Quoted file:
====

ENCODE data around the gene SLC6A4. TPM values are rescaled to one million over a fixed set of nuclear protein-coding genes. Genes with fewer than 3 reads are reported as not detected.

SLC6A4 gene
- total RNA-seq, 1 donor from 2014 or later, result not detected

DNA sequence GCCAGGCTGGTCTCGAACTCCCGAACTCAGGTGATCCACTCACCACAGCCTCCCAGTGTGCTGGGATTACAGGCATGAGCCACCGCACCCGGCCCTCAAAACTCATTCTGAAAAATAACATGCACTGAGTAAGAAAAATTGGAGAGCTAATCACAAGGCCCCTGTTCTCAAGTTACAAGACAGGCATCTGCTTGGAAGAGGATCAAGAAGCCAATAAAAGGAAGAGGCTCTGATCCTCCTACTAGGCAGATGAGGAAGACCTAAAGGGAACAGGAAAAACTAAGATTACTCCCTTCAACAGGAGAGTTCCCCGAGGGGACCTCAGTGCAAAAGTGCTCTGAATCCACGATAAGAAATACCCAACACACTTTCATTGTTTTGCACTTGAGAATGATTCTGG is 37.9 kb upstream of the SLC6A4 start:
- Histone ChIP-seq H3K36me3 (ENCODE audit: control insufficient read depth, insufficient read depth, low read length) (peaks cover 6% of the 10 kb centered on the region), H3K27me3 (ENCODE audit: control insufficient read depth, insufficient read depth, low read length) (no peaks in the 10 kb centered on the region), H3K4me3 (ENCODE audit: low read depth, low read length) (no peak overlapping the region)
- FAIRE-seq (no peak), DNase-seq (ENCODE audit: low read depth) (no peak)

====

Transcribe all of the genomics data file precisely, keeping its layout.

ENCODE data around the gene SLC6A4. TPM values are rescaled to one million over a fixed set of nuclear protein-coding genes. Genes with fewer than 3 reads are reported as not detected.

SLC6A4 gene
- total RNA-seq, 1 donor from 2014 or later, result not detected

DNA sequence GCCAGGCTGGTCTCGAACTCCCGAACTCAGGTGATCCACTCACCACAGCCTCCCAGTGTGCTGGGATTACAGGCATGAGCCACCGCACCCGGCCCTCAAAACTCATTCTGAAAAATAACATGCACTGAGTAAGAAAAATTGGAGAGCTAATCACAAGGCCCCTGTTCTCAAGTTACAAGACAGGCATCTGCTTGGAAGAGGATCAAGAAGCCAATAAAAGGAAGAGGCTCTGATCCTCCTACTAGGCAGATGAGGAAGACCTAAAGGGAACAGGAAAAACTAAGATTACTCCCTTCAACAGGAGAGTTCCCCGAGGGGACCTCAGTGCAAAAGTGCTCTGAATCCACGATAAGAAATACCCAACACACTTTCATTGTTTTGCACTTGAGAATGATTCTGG is 37.9 kb upstream of the SLC6A4 start:
- Histone ChIP-seq H3K36me3 (ENCODE audit: control insufficient read depth, insufficient read depth, low read length) (peaks cover 6% of the 10 kb centered on the region), H3K27me3 (ENCODE audit: control insufficient read depth, insufficient read depth, low read length) (no peaks in the 10 kb centered on the region), H3K4me3 (ENCODE audit: low read depth, low read length) (no peak overlapping the region)
- FAIRE-seq (no peak), DNase-seq (ENCODE audit: low read depth) (no peak)